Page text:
• If an athlete is supremely self-confident and task oriented, they respond best to one piece of positive praise to one piece of technical critique or correction. When I get athletes like this I always like to use what I call the Reverse But….. (no, this isn’t J-Lo walking backwards). It’s a well known fact that when you use the word “but” in a sentence, you are sending the listener the message that everything before the word “but” wasn’t important, but everything after is what you really think or feel. (Thanks to Dr. Phil for clarifying that in his many episodes…..he’s a font of great information…don’t get me started on his two-sides to a flapjack analogy.) So, when I have an athlete or child that responds best to the 1:1 positive/negative ratio of feedback I ALWAYS put the negative first, and I use the word “but” before the positive. So it might sound like this:

“I know that the take off of the flying camel got a little out of control because you weren’t balanced over they entry edge, but you recovered very nicely, finished the fly AND got your revs in, so good for you!”

This works like a charm, I acknowledge the mistake, therefore being honest about what we need to work on and maintaining my credibility with the athlete, but in using the word but, (see what I did there) I am subconsciously cuing them to focus on the final, positive part of my feedback.

  • If an athlete needs a little more self-esteem building, but is still fairly self-confident, then I use the 2:1 positive to negative feedback ratio. I like to use the “sandwich” or “hamburger” strategy, where you sandwich a patty of correction between two yummy buns of positivity. (As I write this I’m thinking it sounds a little too suggestive for a blog about young athletes, but at least it will stick with you). An example of this would be to say something like, “wow Sally, you gave such a wonderful effort out there, I was really impressed! I think you got a little confused on the transition steps into your double flip, which slowed you down on the entry, but that’s an easy fix, and once we work on it a little more, your flip will be fantastic. Good for you! (Notice my use of the Reverse But there too…..you’re never going to look at J-Lo the same way again….sorry, not sorry;)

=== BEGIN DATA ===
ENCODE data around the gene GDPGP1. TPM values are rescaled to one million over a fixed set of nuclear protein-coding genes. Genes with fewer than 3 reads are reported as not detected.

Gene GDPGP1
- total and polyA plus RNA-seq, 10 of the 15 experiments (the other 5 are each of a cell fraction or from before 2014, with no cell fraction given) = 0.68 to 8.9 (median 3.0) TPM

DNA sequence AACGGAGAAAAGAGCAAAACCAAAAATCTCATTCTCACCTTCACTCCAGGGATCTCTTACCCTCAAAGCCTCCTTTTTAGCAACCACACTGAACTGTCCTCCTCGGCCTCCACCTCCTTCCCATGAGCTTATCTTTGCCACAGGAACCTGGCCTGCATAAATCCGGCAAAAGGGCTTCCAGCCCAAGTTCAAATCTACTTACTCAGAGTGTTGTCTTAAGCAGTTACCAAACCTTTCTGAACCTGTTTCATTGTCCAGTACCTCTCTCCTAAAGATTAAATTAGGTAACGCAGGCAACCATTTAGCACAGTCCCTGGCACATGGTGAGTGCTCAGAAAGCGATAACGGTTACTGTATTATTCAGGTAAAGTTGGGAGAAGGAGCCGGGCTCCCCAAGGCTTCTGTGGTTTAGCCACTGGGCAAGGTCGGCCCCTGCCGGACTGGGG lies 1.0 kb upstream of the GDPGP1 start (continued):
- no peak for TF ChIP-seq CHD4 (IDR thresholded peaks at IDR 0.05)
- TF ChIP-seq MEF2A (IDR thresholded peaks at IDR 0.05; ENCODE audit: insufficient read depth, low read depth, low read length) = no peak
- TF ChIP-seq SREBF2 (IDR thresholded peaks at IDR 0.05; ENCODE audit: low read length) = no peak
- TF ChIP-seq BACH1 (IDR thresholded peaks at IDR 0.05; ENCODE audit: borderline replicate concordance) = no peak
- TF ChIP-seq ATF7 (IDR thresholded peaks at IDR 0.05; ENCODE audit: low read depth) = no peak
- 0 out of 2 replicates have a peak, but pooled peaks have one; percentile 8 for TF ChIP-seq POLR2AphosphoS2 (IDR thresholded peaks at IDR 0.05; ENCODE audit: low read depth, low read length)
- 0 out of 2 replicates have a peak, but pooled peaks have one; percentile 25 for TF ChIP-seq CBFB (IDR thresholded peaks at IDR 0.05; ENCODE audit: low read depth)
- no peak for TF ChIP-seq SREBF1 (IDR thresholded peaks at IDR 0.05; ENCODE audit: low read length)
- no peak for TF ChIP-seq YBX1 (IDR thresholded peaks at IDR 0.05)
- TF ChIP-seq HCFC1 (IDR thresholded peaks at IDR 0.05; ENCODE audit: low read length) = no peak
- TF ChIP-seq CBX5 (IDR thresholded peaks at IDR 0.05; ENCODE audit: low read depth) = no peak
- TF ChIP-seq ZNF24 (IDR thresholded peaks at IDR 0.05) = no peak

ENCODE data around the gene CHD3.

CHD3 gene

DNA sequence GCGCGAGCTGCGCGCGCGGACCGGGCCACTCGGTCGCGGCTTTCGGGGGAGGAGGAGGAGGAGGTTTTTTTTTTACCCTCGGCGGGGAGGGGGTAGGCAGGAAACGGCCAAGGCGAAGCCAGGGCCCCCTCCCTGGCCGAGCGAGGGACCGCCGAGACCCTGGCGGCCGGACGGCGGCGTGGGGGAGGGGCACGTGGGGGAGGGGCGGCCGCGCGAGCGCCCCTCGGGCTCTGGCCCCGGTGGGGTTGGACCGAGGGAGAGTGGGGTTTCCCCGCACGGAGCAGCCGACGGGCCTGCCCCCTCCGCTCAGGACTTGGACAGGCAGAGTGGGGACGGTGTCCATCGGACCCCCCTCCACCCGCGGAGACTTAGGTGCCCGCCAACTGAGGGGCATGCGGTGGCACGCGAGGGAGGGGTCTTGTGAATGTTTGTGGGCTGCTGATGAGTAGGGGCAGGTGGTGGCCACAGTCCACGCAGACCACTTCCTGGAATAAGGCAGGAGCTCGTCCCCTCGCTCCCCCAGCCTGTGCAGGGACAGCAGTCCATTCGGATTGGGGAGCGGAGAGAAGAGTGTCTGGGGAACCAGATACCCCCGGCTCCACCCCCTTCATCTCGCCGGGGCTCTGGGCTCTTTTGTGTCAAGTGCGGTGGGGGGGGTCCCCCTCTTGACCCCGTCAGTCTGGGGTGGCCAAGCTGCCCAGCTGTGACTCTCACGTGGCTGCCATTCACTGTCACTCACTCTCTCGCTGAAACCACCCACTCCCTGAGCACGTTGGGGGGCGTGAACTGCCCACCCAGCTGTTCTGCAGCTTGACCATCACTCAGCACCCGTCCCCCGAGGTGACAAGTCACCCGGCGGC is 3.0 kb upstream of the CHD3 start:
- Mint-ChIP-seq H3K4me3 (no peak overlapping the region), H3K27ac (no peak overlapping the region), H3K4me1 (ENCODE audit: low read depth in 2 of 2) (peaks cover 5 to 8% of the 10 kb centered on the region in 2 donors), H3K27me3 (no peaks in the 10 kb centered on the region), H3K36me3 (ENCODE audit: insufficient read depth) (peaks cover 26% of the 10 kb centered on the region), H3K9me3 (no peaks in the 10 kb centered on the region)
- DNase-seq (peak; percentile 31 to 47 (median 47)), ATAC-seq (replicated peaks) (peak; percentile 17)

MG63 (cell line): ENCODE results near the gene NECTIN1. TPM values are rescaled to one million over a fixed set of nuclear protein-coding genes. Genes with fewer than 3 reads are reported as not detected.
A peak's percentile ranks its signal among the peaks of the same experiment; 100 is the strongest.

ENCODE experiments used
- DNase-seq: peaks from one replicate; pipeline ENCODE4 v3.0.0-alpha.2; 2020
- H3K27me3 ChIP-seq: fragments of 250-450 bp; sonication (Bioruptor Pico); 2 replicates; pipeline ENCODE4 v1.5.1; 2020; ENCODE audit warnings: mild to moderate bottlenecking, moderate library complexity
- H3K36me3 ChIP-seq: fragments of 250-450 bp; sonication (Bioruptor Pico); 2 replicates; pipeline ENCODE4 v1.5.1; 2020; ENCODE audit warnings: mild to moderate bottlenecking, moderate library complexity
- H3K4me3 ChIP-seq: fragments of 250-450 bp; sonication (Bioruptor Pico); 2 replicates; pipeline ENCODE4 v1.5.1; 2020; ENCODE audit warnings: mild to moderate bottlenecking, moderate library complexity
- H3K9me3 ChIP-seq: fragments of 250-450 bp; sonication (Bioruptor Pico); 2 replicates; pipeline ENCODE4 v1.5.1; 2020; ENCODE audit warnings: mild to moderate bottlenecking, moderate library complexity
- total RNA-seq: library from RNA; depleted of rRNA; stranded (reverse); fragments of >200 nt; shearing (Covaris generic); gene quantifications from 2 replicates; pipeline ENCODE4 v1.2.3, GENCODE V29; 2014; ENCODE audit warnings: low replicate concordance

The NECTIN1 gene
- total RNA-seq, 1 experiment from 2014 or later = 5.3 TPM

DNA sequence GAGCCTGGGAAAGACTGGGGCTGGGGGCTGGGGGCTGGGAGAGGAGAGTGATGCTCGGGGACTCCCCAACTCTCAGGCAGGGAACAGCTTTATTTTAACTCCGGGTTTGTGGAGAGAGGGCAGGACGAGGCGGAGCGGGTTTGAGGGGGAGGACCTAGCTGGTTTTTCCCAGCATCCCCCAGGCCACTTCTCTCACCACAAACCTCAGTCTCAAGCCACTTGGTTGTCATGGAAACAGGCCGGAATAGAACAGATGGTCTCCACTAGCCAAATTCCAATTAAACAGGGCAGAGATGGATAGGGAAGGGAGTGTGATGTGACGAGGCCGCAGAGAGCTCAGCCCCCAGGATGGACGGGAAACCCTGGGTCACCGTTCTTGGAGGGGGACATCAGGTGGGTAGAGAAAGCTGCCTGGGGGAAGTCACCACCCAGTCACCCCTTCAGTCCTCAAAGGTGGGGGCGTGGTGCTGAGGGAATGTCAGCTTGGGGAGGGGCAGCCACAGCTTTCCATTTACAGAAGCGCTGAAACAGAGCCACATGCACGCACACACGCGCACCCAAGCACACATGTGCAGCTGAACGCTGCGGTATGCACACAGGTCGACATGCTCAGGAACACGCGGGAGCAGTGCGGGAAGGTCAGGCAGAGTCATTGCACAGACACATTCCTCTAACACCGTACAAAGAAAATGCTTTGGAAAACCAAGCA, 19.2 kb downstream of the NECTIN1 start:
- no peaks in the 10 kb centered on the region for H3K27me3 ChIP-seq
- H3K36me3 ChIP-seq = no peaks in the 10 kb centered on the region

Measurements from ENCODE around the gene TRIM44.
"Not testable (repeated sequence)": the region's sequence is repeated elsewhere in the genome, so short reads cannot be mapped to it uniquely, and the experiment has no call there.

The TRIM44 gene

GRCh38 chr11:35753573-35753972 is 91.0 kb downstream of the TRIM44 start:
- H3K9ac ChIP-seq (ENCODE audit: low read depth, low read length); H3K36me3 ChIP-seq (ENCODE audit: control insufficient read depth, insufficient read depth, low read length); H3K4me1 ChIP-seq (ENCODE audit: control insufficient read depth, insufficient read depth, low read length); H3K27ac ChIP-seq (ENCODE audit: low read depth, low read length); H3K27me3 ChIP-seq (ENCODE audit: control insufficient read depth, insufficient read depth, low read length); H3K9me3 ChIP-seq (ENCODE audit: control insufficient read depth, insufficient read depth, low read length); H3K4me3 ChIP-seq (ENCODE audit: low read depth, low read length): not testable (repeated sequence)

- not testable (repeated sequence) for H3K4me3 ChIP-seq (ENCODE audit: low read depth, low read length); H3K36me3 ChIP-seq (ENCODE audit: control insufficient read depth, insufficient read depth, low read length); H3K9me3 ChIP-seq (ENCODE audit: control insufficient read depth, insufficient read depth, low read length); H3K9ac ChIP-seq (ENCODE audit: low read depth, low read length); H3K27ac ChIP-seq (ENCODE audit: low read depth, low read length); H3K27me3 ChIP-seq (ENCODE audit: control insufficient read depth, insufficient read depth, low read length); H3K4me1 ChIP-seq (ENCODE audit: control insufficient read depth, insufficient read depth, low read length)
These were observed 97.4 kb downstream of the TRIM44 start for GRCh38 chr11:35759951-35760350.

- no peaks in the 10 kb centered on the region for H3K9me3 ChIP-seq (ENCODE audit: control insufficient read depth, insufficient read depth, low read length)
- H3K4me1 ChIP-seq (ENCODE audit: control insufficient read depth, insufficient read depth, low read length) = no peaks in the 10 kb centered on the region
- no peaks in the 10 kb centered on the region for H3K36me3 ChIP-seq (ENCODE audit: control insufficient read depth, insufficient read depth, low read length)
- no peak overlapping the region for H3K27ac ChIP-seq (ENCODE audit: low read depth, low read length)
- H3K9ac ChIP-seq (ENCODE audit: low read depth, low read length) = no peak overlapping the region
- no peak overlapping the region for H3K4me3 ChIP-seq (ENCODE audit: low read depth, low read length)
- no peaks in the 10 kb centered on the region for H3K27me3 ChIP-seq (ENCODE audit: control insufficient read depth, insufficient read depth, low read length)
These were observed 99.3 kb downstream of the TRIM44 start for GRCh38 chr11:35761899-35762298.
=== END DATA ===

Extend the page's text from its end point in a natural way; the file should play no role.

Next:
• If you have an athlete that needs a lot of building up, than you must increase the number of positives to every negative until you find the magic number that works for them. How do you know it’s working? Well, watch their face as you give them corrections for one, and see if they take the feedback to heart and apply it for the other. I used to have a skater that was the shyest, most sensitive little girl I have ever worked with. I LITERALLY had to give her 10 nuggets of praise for every one technical critique, and then had to follow up with at least 3 other positives. I kid you not, if I didn’t she would cry, and it got worse as she approached her teen years and closer to puberty…(damn hormones).

So to summarize the point I am making about positivity, if you want to get the most out of your athletes, and make their (and your) experience the best it can possibly be, then take the time to figure out that their magic ratio when giving feedback.

FEEDBACK MUST BE HONEST. Seriously. Kids are the best bullshit lie detectors. EVER. Look, as much as you hurt for them when they have a less than stellar performance, and you want to pump them up, your feedback MUST be sincere. If you just try to blow smoke to make them feel better, your athlete will figure it out, and you will lose credibility in their eyes.

I’ll say it again. If you are less than honest with your athletes they will know, and they will trust you less.